Phases of a Degree
When I began college, I knew the most basic commands of MS-DOS, but everyday life involved card catalogs, typewriters, spiral notebooks and correction fluid. During my second stint in the post-secondary world, I utilized floppy discs in a clunky desktop PC to compose my term papers, but the printed dot-matrix results are barely legible and research still entirely occurred within the four walls of a library. During the third, and successfully final, home stretch towards my twenty-year bachelor’s degree, my pretty yellow laptop and the world wide web allowed me to understand cloud formations, examine the nuances of the Second World War, recreate the development of Latin America, follow the expansion of the America West, and peek inside the history of a national park from my own home. Now that’s progress.
I never understood the passion college graduates retain for their alma maters. Paying for college always registered to me as a business transaction: my money for an education. The schools I attended never stirred my enthusiasm for any given mascot or fight song or athletic conference affiliation. When life would get off track, I’d splash water on my face and get myself back in school, whatever school best suited my academic needs. My focus had always been on the obtainment of knowledge, the securing of a degree, and moving on to the next great adventure, not celebrating the four-year experience, but the four-year achievement. It just took eighteen years longer than I expected, and when the diploma arrived in the mail, neither the school nor I owed each other anything more.
In my academic pursuits, the last thirty semester hours brought me the most joy. My age, my motivation, my determination, and my discipline had all seen noted increases. Taking classes online felt supremely comfortable, and I paced myself so the final semester ended with my diploma being awarded less than twenty-fours before my first-born graduated high school. My self-propelled race to the finish line kept my class loads, my evenings and weekends, and my daily schedule full. For the final five semesters, I never spoke in person to my classmates, I never visited the campus library, and only once did I meet one of my professors. So for that one occasion, a class that could easily be considered the high-water mark of my degree, I met my professor at a small copse of trees on a historic battlefield in Pennsylvania.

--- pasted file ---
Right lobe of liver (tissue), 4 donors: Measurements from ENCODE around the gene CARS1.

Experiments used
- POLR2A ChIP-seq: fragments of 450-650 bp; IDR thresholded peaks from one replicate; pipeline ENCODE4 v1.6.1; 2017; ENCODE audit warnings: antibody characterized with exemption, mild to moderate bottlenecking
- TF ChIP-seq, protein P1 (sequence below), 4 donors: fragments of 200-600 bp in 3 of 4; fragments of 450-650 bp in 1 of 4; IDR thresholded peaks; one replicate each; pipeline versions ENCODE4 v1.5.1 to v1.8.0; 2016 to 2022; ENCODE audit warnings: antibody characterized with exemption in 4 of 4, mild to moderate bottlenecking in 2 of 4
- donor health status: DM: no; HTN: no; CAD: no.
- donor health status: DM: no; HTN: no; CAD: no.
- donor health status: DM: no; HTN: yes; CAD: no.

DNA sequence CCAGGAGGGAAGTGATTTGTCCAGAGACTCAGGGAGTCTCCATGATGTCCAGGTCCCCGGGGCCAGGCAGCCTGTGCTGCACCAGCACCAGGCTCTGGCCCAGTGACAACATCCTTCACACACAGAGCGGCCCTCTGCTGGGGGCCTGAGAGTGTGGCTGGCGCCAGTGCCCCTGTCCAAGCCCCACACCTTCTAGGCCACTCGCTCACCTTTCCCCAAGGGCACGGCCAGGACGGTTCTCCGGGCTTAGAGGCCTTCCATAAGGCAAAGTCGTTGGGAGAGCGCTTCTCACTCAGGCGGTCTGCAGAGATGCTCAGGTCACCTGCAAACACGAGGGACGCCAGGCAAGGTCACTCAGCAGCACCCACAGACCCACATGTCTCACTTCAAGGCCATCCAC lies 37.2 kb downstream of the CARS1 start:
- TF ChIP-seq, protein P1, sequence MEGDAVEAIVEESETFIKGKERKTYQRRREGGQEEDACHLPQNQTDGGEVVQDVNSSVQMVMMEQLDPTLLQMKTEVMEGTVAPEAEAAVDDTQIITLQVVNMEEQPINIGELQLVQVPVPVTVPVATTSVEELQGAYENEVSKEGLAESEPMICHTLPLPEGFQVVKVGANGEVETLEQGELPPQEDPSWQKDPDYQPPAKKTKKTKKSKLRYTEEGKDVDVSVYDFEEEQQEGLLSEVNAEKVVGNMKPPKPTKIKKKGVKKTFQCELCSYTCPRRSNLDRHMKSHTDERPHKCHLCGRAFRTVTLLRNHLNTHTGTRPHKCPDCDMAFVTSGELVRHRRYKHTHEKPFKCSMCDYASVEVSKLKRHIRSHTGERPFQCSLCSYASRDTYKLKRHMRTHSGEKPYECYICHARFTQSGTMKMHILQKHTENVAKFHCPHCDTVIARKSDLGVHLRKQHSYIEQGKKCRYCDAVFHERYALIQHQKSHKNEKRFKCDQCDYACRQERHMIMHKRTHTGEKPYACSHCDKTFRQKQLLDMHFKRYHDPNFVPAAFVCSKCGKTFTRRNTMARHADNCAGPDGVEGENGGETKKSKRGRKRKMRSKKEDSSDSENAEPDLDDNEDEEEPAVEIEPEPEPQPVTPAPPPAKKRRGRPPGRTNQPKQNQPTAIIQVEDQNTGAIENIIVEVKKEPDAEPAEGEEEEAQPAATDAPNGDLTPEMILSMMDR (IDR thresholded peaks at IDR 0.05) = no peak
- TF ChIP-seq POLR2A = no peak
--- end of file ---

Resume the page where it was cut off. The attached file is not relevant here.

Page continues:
For one semester hour, or one Remembrance Day weekend, I bundle up in my warmest winter wear, avoid any measurable snowfall and walk in the footsteps of the soldiers who spent the first three days of July 1863 fighting for the future of the United States. On the tranquil hills that now remain, with monuments and markers across every sightline, I emerge from my laptop education and absorb the stories, the strategic decisions, the advances and retreats, and the fight for the rumored depot of shoes that were said to have been stored somewhere near this conflux south of Carlisle. But neither the Southern Rebels nor the Northern Yankees found this to be a place to rest their weary feet, this place instead burst alive with combat and cannon fire, smoke and sacrifice. I may have only needed one hour of academic credit to complete my online degree, and despite the distant travel, the cost, and the commitment, I still believe I have it far easier at this national battlefield than the combatants who came before me. The tiniest fragment of my lengthy degree pursuits could not have been complete, or as meaningful, without the short time I spent on Little Round Top viewing the entire placid fields to the north, which meant so much to our nation nearly 150 years ago. I guess I owe my academic institution a debt of gratitude for my one day of education at Gettysburg.